This is important to point out because Barecich’s location in Wilton Manors is called “Holy Mackerel Small Batch Beers,” but still sells the contract recipes at the bar.
Gordash declined to comment on this story, other than confirming he sold the brand to its current owners two years ago.
The former employee told Broward Beer, “Bobby currently owns 2 percent to be the face of the brewery. But nobody’s supposed to know about it.”
Blaming the city
Barecich blames the pandemic and city of Wilton Manors for owning a brewery that doesn’t brew beer. He says there are “procedures and contracts that need to be in place.”
What are those? During a 50-minute call with Broward Beer, Bareich would only say the city won’t give him the “green light” to brew beer. When pressed for specifics, he replied, “I don’t have that information. I only handle marketing.”
Roberta Moore, Director of Community Development Services for the City of Wilton Manors, confirmed Holy Mackerel is fine to brew beer.
In fact, in September 2020, the city eased its rules so more breweries could open in the area. That same month, Holy Mackerel updated its license with the city.
Broward Beer obtained Holy Mackerel’s license, application, and business proposal from Wilton Manors City Hall. Holy Mackerel has a 4COP license with the state, which allows the owners to serve beer, wine, and liquor. It’s current until March 31.
The license also has a special “brewpub” qualification, which in Florida means it can legally produce 5,000 barrels of beer to serve to guests on the property. The city will even allow them to send guests home with up to 128 ounces in a special container called a growler.
The original application and business proposal – both filed in December 2019 – say it’s opening a “full-service restaurant that will brew its own beer.”
One Planning and Zoning clerk also said Holy Mackerel fared better financially during the shutdown than most bars and nightclubs because the business was allowed to sell food.
Open before the pandemic
Holy Mackerel wasn’t the only brewery to open last year. Last January, the Sun Sentinel reported 7 South Florida breweries opening in 2020 – with Holy Mackerel at the top of the list.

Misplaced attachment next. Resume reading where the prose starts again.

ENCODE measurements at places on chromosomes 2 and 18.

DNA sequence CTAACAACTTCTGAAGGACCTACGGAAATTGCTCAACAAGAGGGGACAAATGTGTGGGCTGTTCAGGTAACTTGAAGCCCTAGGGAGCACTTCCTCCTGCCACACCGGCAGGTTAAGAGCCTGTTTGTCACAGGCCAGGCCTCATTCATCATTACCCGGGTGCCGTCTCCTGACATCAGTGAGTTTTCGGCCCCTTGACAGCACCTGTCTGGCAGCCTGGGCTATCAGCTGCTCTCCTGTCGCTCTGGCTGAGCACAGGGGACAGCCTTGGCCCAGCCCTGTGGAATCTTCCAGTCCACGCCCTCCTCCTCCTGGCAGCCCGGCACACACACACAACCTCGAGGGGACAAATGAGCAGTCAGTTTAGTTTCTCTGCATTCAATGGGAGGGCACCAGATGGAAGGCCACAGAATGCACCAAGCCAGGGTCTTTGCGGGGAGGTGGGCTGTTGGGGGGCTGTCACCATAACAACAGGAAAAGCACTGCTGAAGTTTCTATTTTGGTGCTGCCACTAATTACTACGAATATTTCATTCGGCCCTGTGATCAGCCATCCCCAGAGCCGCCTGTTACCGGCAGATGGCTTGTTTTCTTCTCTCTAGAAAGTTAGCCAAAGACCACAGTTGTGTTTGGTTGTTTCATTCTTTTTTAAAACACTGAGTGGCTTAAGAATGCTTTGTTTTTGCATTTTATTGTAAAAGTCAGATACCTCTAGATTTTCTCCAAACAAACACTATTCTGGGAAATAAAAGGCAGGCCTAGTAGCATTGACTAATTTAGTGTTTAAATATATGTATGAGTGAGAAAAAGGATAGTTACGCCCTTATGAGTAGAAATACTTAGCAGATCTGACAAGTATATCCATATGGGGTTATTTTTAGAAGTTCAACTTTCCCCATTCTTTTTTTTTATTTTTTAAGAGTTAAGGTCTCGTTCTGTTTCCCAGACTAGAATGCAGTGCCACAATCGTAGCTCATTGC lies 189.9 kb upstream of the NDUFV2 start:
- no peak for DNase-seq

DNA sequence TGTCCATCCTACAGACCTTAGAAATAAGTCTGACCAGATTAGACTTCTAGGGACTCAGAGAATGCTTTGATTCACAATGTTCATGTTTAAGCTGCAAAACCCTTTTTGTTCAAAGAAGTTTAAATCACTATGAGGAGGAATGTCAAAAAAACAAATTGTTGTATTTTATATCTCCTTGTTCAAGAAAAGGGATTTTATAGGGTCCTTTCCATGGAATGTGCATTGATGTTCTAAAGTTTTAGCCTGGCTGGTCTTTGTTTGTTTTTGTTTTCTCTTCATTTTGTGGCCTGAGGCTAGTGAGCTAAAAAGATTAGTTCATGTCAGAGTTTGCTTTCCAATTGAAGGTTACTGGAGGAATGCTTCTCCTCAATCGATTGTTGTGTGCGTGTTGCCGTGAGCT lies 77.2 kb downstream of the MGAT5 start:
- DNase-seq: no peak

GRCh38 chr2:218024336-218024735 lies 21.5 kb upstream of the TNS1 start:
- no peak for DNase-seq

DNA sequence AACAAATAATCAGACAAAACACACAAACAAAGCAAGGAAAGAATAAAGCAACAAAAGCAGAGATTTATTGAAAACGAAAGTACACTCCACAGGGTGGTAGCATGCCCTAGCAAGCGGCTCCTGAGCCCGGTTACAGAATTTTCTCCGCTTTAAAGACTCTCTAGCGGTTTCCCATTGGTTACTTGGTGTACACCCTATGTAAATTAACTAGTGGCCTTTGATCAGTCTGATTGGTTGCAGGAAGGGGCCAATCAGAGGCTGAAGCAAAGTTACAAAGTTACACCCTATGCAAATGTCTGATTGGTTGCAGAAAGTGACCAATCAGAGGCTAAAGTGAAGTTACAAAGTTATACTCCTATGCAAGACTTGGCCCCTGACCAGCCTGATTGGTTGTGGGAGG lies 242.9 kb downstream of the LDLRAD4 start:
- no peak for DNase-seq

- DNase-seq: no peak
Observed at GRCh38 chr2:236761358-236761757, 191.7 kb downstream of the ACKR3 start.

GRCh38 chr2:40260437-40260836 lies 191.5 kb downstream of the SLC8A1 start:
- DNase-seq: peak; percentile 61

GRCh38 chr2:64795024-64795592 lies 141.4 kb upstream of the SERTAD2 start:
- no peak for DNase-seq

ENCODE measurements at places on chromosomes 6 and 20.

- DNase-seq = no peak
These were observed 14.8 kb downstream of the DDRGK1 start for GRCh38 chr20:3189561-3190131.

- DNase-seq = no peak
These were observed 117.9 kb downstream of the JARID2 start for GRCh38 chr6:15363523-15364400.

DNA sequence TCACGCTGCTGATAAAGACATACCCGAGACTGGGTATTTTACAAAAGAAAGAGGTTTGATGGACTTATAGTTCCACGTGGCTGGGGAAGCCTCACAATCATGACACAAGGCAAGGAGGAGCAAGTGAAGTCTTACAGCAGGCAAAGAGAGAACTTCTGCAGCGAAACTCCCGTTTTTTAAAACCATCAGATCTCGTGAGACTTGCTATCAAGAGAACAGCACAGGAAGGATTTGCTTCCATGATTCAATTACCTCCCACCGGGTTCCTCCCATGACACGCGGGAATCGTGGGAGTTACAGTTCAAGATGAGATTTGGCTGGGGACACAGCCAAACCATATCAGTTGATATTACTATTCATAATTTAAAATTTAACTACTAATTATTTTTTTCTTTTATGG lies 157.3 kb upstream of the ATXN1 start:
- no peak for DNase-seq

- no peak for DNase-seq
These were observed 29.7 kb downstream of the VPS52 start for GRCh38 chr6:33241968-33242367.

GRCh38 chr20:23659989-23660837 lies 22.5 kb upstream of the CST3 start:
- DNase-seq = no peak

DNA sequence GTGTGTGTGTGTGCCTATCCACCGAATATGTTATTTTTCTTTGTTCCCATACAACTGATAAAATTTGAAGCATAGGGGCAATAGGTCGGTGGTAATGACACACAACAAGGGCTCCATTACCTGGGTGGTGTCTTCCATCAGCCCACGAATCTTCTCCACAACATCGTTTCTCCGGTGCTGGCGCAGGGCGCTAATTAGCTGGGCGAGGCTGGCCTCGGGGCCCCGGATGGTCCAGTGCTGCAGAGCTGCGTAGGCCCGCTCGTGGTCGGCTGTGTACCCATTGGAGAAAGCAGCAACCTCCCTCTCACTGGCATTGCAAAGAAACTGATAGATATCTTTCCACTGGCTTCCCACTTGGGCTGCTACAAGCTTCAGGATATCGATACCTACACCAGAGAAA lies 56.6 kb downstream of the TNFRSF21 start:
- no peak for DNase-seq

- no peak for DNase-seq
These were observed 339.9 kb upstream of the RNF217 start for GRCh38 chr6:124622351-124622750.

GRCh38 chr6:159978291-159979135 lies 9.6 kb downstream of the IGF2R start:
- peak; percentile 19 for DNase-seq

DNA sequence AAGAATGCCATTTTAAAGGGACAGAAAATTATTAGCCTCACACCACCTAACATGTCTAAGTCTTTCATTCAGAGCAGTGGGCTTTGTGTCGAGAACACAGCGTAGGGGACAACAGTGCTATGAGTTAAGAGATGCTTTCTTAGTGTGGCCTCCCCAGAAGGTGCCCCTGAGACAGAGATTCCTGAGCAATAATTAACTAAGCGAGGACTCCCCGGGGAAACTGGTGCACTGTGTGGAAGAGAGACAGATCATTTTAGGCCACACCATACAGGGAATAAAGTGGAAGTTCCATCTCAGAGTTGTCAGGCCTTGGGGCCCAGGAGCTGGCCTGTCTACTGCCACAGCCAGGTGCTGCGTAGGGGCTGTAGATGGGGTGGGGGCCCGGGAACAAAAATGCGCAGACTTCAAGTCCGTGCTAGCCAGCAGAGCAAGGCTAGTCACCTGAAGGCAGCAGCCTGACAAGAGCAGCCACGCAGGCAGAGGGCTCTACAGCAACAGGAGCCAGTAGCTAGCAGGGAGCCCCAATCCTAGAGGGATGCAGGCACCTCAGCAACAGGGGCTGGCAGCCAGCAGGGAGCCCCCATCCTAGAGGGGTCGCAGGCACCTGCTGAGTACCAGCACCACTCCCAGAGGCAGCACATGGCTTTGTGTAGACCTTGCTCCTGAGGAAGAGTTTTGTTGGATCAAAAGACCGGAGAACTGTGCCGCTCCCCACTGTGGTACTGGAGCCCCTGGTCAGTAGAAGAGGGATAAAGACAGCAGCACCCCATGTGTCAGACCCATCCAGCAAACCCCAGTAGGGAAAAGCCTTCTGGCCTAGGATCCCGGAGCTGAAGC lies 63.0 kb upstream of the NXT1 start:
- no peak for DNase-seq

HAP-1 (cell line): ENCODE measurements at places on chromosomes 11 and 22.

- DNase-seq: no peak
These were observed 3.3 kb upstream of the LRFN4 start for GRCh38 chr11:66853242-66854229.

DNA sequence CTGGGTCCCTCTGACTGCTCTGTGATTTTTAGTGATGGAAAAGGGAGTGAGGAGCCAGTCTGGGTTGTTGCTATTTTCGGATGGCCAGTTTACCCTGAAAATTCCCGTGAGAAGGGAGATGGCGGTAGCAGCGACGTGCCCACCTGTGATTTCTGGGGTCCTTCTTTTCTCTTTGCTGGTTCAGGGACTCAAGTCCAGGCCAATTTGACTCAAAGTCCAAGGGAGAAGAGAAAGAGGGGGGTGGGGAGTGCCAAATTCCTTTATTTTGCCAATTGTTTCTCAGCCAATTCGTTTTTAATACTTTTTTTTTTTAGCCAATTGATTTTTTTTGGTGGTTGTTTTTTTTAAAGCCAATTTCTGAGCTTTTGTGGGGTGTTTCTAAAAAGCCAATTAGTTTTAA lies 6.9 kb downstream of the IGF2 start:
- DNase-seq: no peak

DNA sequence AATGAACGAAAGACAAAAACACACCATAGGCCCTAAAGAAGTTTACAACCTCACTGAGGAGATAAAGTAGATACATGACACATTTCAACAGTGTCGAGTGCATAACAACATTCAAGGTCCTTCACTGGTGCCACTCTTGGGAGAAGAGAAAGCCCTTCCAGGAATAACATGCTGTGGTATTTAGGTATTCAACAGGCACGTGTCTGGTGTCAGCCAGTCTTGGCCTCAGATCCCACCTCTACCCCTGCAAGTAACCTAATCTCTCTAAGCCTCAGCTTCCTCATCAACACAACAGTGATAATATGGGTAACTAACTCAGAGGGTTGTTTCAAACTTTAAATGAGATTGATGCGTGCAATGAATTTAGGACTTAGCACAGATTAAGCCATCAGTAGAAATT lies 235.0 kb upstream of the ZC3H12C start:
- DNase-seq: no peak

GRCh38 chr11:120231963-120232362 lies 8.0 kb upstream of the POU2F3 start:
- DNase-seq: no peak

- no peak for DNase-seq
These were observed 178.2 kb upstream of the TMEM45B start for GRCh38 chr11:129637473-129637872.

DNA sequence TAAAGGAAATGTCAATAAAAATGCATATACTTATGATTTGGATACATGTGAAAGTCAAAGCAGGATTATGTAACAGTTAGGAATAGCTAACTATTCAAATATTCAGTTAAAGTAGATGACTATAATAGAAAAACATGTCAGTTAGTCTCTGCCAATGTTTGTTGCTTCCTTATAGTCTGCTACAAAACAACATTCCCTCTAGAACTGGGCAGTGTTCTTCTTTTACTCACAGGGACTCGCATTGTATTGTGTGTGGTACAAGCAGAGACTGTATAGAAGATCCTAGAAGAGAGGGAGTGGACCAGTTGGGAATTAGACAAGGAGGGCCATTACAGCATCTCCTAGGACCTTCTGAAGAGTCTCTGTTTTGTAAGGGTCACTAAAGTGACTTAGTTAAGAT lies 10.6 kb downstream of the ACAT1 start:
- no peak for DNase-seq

Barecich and others in the local beer community have argued Holy Mackerel planned to brew beer eventually. But the other six breweries on the Sun Sentinel’s 2020 list opened with beer produced onsite flowing from the tap.
Here’s one way you can confirm a brewery is as local as it advertises: By law, breweries pay taxes on the beer they produce. Every month, a state agency called the Department of Professional Regulation publishes a “Summary of Reported Beer Sales.”
To date, Holy Mackerel hasn’t paid taxes on manufactured beer. Why? There’s nothing to report.
In July 2020, the Florida Brewers Guild, a craft beer industry trade association, wrote a letter to Governor Ron Desantis and the Florida Department of Business and Professional Regulation stating, “100 breweries may close in two weeks without help.”
What help were those breweries looking for? Changes to the law.
At the time, businesses with food licenses – like Holy Mackerel – were allowed to operate during the pandemic. Meanwhile, breweries couldn’t reopen for onsite consumption. Florida breweries remained closed for nearly another two months.
Broward Beer asked Barecich to define a local brewery.
“A local brewery is a place that produces beer,” Barecich answered.
After pausing for five seconds, Barecich added, “or the term could be used in different ways. I mean we create the recipes.”
Will Holy Mackerel ever brew beer?
“I don’t have an answer on that,” Barecich said. “At this particular point, we’re saving money and spending it elsewhere.”
So we end where we began. Sources say the brewing equipment in Holy Mackerel’s dining room could cost upwards of $100,000. They include a 15-barrel, two-vessel brewhouse (around $65,000 to $100,000 new), two 10-barrel fermenters ($6,000-$10,000), a 15-barrel fermenter ($6,000-$10,000), and a 20-barrel fermenter ($12,000). But the equipment is likely used.
Last Thursday, Broward Beer visited the Wilton Manors location to find the brewing equipment area roped off and used to store chairs, signs, tables, and a giant Connect Four board game.
As one source who works in the Florida craft beer industry – and requested anonymity – told Broward Beer, it seems like this business model is a lot more trouble than to just be a real brewery.
“I’d tell [Barecich] just brew some beer. Even if it’s crap, dump it out,” the anonymous source said. “Just so you can say that we’re an operating brewery. Do something.”